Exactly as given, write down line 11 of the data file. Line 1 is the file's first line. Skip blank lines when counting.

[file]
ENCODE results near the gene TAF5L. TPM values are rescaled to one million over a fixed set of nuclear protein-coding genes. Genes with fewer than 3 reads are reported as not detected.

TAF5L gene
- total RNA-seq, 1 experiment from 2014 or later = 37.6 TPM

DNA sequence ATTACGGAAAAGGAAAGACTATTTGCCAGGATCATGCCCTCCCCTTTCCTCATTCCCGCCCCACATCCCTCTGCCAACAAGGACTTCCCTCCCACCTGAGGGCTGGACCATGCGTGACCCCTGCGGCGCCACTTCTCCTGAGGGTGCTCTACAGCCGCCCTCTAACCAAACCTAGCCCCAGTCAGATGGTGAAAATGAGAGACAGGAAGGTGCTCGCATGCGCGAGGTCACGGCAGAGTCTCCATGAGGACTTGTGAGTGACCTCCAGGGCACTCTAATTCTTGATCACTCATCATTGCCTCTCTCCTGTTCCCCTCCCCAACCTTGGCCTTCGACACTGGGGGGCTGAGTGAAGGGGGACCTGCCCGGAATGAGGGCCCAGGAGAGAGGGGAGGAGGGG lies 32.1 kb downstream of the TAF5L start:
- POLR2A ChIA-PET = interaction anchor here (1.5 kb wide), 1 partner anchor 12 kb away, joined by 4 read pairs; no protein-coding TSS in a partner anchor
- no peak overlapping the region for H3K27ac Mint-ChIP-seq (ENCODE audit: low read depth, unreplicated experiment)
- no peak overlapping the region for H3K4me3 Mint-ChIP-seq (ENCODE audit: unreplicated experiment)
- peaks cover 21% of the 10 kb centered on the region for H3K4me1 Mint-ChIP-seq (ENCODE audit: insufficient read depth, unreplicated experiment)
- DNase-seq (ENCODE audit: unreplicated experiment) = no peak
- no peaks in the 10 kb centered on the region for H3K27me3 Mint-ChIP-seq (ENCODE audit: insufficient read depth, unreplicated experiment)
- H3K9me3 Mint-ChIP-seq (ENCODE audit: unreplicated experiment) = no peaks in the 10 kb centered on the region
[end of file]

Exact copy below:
- H3K9me3 Mint-ChIP-seq (ENCODE audit: unreplicated experiment) = no peaks in the 10 kb centered on the region